Prime Minister Shinzo Abe delivered a policy speech to the ordinary Diet session on Jan. 22, wherein he repeatedly used the term "challenge" in underscoring his administration's efforts toward economic growth and dynamic engagement of all citizens, while urging opposition parties to come up with counterproposals.
In order to promote substantial Diet debate, Abe himself should explain in a more candid manner his administration's accomplishments over the past three years, as well as the challenges that it faces. It is also important for him to heed various opinions, including those from the opposition camp. The prime minister is the one who should strive to promote "constructive debate."
It has been about a year since the prime minister last delivered a speech in the Diet. In his latest take, he repeatedly uttered the word "challenge," just as he had during a press conference that he held at the beginning of the year, while also advocating "innovative economic growth."
In the meantime, Abe also attached weight to labor system reform, such as realizing "equal pay for equal work," as well as additional measures including livelihood assistance. The prime minister is apparently aiming to focus on "distribution" through rectifying disparities ahead of this summer's House of Councillors election.
It is yet true that the barrage of the term "challenge" leaves us with a sense of discomfort. What is most required of the Abe Cabinet is awareness regarding the current economic conditions three years since its inauguration, as well as the provision of detailed explanations about the challenges in coping with those conditions.
Beginning early this year, markets have seen sharply falling stock prices, as well as an appreciating yen. It is as if backpedaling had occurred along the path of the "Abenomics" economic policy, which had been promoted through measures including monetary easing. If the country's economy stumbles, Abe's scenario of bringing about a "positive cycle of growth and distribution" could crumble at its foundation.
In his policy speech, the prime minister pointed to "an increasingly uncertain outlook for the global economy." He stopped short of saying that Japan was no longer in deflation, however, which he had boasted about in his statement released at the beginning of this year. It is true that there are external factors such as the slowing of Chinese economy, but the true value of the Abe administration's policy measures are now being put to the test. To that effect, the prime minister should have discussed more in depth what he thinks about the current state of affairs.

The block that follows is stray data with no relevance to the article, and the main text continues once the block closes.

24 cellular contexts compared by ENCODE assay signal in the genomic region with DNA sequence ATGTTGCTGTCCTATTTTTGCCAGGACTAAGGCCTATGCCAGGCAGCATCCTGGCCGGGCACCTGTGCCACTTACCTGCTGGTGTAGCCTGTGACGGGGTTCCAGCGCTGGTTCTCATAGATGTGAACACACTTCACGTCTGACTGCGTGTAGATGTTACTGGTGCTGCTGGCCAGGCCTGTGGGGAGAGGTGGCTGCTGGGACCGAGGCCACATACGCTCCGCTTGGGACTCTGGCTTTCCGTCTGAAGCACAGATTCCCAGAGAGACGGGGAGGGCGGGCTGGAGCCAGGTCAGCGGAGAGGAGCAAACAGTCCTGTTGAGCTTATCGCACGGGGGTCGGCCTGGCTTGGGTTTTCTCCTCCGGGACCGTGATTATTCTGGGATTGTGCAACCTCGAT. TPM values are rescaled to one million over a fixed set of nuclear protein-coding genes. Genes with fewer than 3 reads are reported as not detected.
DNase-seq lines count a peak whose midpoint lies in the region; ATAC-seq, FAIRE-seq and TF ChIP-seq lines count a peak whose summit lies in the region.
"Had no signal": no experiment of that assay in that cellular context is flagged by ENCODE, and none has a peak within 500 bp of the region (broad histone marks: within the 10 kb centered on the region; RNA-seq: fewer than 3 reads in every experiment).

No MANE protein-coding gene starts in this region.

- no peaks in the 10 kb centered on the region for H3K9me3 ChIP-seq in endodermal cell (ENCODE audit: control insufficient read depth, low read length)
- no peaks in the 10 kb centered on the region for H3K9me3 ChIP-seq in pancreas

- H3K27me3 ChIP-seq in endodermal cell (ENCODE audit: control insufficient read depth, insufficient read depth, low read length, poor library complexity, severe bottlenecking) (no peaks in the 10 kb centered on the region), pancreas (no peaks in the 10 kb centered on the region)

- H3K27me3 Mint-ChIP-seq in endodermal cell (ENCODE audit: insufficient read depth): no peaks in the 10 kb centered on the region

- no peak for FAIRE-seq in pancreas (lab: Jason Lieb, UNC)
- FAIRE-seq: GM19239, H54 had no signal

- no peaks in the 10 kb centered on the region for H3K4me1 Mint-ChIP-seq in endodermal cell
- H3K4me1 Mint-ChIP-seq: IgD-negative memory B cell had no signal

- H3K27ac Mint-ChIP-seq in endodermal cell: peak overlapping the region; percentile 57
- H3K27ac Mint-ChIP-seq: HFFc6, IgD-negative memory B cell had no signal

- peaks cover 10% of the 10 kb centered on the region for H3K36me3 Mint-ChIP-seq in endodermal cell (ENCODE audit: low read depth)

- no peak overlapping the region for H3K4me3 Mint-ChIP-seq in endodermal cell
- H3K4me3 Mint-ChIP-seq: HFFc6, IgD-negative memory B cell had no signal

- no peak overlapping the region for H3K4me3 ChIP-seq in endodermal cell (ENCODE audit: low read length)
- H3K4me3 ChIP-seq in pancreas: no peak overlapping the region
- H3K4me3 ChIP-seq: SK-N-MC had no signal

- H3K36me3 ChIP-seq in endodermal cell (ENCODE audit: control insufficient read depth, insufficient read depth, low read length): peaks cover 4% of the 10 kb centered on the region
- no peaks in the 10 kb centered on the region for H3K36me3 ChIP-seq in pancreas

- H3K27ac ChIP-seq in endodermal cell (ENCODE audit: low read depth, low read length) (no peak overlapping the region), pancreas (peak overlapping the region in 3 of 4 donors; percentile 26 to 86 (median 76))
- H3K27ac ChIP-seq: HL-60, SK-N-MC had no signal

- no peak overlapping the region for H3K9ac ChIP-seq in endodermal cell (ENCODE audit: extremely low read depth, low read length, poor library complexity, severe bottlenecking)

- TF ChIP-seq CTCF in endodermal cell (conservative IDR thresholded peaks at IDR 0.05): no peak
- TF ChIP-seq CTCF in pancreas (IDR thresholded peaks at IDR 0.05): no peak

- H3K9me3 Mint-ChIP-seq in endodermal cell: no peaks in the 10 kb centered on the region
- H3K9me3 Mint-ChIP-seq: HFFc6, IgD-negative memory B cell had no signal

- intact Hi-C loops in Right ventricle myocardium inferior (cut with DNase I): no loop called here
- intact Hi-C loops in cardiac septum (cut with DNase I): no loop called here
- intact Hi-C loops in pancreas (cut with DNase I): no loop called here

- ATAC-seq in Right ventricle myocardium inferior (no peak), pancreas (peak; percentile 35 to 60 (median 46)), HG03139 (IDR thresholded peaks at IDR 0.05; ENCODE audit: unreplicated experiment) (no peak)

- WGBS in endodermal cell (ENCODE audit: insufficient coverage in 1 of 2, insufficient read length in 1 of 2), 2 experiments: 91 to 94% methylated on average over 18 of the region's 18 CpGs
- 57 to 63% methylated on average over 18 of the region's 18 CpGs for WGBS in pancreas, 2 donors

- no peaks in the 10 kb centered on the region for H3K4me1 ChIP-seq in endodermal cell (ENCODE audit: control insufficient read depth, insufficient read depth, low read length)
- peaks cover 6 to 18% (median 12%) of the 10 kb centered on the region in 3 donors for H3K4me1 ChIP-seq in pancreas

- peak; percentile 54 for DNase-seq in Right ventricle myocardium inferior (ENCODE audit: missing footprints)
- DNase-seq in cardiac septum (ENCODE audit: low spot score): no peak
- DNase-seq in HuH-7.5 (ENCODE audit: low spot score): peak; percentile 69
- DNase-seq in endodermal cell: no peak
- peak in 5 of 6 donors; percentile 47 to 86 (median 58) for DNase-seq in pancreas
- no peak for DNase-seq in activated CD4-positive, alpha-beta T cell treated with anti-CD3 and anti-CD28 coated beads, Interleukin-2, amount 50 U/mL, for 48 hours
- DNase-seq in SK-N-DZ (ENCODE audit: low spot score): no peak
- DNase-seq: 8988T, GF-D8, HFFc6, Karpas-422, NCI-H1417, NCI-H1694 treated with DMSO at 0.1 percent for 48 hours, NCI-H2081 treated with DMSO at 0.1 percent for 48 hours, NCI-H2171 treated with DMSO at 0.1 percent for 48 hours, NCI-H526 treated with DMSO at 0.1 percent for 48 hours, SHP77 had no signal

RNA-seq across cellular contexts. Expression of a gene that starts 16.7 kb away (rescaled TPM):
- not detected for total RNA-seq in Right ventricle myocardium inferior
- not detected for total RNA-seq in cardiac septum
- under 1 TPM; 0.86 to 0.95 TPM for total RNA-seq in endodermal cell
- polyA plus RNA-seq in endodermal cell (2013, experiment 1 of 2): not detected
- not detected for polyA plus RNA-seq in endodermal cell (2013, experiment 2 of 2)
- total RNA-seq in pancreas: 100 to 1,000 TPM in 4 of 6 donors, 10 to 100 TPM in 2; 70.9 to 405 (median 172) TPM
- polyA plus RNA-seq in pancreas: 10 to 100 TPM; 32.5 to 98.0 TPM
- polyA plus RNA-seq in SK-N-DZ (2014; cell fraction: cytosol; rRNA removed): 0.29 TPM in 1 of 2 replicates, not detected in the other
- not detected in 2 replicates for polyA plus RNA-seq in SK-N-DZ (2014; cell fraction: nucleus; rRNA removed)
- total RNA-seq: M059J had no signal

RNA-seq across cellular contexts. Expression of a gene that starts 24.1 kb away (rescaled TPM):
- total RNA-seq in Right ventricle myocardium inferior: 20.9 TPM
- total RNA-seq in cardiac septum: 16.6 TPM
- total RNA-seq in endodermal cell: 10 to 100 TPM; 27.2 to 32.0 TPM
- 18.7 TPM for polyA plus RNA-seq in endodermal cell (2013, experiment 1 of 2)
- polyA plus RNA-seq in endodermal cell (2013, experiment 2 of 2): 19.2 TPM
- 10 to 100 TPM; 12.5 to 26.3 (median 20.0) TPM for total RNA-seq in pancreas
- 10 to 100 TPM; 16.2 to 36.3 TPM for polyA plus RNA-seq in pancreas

With regard to his aspiration of revising the Constitution, Abe called for discussion on the issue on a parallel with electoral reform. Despite the fact that policy speeches are meant to focus on explaining budget plans, then, the fact that the prime minister is seeking to secure enough of a majority in the upper house poll to initiate constitutional amendment in the chamber means that he should have used this speech to clarify what he really aims to achieve through constitutional revision.
Also of concern was Abe's attitude toward the opposition bloc. From the onset of his speech, he stated in apparent criticism of opposition parties, "It is irresponsible to assume that things will be all right while not presenting counterproposals." He also remarked toward the end of his speech that merely advocating against policies would do nothing for fulfilling responsibilities.
Certainly, the main opposition Democratic Party of Japan and other parties should strive to make counterproposals. However, no discussion would be viable as long as the prime minister takes a belligerent posture and turns a deaf ear to criticism amidst the overwhelming dominance of the ruling Liberal Democratic Party in the legislature.
During the current Diet session, Abe snapped back at an opposition lawmaker's question about resources for the reduced consumption tax rate, saying, "You have never made an effort to understand the situation, so there is really nothing to be done." His responses to Diet questions are indeed fraught with rough manners and dodging of the subjects at hand. He should, instead, be humble in re-examining his government's policy measures.